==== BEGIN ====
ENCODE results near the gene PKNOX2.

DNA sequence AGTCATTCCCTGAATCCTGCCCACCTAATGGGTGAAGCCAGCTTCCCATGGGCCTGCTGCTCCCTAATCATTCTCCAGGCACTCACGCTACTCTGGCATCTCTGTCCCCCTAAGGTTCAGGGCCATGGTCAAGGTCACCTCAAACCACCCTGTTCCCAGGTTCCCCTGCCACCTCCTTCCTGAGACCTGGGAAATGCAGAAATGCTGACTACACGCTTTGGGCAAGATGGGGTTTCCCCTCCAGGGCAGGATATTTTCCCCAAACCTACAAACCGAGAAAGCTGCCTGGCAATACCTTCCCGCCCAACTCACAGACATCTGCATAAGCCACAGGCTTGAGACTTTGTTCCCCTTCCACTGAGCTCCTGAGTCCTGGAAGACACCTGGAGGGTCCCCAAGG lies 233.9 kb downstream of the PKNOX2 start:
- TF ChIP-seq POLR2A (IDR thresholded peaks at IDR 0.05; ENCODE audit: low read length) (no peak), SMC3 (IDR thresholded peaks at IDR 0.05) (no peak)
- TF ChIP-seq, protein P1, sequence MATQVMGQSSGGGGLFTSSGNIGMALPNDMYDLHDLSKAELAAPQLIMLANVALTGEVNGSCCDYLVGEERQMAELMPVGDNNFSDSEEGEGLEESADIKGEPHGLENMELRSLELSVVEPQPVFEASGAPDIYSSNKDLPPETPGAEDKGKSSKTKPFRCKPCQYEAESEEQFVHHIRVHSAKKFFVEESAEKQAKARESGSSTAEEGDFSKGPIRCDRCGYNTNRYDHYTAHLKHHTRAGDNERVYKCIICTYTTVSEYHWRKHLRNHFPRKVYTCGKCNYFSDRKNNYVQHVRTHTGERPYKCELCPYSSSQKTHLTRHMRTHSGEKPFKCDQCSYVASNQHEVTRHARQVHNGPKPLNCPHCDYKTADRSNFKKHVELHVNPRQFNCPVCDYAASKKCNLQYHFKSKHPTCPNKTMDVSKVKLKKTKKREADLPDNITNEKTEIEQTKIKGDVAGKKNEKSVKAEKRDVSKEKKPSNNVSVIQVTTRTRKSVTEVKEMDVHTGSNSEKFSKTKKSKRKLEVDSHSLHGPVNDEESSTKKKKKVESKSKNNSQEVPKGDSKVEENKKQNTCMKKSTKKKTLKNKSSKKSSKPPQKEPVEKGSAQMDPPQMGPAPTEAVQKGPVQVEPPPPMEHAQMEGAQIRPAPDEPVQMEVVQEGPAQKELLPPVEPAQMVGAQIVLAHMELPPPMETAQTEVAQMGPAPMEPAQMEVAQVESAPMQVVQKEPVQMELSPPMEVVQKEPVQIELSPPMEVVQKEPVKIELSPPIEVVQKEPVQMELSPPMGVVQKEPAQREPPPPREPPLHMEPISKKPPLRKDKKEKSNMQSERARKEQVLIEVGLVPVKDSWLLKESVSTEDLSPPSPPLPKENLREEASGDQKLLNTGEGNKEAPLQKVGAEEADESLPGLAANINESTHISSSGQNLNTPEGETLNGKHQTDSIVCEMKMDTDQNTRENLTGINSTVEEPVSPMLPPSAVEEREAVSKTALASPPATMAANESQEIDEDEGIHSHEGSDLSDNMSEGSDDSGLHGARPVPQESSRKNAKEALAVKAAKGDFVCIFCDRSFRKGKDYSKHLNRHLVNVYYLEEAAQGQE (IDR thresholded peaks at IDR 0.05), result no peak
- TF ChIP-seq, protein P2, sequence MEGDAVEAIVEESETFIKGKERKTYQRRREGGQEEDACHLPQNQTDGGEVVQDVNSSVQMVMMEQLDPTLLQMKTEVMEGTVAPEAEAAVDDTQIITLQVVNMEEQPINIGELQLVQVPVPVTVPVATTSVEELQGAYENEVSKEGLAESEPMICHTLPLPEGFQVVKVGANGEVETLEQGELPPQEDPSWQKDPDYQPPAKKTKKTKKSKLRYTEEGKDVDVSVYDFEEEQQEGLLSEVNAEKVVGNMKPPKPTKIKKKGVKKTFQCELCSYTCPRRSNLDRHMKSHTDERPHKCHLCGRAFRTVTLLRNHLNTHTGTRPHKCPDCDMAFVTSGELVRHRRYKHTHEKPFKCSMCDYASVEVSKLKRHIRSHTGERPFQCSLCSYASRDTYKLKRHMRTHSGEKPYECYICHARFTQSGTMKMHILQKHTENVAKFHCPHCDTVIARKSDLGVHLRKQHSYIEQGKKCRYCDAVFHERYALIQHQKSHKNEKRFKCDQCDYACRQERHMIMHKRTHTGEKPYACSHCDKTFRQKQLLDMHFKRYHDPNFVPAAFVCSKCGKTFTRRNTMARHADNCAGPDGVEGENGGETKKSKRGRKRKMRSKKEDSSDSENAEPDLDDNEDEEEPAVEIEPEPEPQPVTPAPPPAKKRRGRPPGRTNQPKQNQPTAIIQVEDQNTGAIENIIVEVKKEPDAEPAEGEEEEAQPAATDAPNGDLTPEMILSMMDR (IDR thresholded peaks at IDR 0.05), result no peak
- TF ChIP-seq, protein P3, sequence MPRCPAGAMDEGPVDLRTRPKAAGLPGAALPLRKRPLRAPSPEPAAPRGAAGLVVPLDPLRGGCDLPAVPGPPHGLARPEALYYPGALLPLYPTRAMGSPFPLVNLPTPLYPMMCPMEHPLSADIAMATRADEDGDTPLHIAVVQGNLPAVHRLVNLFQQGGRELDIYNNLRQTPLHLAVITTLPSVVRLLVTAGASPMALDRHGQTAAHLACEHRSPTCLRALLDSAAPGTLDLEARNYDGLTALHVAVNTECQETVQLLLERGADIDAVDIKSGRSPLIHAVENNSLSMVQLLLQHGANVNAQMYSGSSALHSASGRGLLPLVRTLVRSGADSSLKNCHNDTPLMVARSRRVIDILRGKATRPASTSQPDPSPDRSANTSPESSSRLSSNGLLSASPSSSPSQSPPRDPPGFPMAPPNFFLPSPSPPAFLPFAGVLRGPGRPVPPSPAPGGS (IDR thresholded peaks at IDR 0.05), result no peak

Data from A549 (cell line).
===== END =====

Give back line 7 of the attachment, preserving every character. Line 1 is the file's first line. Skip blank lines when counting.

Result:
Data from A549 (cell line).